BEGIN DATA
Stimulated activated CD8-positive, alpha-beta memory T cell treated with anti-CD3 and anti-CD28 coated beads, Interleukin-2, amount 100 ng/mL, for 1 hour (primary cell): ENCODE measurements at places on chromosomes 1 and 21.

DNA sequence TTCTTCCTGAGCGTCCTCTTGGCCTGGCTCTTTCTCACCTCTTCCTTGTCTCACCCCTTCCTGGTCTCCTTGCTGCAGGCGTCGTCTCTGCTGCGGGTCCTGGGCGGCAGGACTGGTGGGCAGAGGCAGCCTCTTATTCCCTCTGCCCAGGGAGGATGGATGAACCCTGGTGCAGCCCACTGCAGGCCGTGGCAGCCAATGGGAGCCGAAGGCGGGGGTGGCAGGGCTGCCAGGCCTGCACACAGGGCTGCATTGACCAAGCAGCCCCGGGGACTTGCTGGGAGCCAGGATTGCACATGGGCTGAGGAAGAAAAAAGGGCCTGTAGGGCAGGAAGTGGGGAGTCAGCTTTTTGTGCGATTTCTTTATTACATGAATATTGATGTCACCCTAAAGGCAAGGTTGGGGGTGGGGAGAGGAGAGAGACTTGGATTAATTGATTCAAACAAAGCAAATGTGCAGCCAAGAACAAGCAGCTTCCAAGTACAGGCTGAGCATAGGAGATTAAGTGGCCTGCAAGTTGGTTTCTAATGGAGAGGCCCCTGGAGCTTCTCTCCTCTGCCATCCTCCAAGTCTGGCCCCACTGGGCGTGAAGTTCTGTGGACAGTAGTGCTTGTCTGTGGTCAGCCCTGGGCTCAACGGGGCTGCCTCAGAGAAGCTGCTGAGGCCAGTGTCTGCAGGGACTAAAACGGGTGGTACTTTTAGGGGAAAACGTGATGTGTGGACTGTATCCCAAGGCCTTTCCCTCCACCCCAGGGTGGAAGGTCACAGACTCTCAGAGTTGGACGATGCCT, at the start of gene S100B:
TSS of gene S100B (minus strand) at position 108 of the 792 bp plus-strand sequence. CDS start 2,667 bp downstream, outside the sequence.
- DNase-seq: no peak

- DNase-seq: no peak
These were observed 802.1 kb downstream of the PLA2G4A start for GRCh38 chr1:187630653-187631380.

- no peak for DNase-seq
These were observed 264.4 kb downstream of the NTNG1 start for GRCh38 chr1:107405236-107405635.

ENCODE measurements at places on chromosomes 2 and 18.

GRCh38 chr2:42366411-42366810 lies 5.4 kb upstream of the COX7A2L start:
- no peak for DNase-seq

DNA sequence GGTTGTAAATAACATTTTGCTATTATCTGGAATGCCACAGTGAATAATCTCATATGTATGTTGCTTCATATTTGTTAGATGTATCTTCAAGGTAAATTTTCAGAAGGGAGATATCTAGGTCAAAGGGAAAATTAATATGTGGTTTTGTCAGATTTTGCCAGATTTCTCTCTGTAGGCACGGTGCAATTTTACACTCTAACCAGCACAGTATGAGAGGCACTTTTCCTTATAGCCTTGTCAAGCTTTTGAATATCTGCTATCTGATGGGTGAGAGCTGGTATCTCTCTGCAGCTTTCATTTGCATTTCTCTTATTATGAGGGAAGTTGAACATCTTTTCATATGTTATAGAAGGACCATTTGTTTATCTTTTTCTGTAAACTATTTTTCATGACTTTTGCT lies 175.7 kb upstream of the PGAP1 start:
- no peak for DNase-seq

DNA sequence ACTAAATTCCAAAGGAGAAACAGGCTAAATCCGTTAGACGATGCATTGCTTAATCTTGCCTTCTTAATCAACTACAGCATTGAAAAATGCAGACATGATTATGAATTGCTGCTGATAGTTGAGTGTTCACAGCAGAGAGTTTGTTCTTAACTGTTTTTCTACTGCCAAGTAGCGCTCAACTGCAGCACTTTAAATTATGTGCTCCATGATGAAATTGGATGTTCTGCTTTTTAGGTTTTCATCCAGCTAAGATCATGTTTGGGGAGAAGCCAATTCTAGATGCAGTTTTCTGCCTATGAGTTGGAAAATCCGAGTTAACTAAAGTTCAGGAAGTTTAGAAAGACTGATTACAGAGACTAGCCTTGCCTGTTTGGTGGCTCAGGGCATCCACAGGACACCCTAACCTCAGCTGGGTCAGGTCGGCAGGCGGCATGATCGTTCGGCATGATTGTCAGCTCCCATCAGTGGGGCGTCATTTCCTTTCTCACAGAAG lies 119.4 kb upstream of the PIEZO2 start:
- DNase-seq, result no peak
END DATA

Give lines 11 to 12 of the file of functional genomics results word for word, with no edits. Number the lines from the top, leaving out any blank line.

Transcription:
- no peak for DNase-seq

DNA sequence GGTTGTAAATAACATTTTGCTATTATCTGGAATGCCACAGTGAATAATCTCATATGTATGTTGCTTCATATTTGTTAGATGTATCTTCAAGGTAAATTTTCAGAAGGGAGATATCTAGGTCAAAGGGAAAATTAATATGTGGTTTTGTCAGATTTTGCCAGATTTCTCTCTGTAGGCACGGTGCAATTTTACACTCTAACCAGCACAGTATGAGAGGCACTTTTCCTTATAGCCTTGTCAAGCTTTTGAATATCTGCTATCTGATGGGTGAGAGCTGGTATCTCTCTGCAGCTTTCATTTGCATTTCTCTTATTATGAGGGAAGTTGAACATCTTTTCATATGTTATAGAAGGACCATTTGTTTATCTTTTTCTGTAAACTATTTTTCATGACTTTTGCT lies 175.7 kb upstream of the PGAP1 start: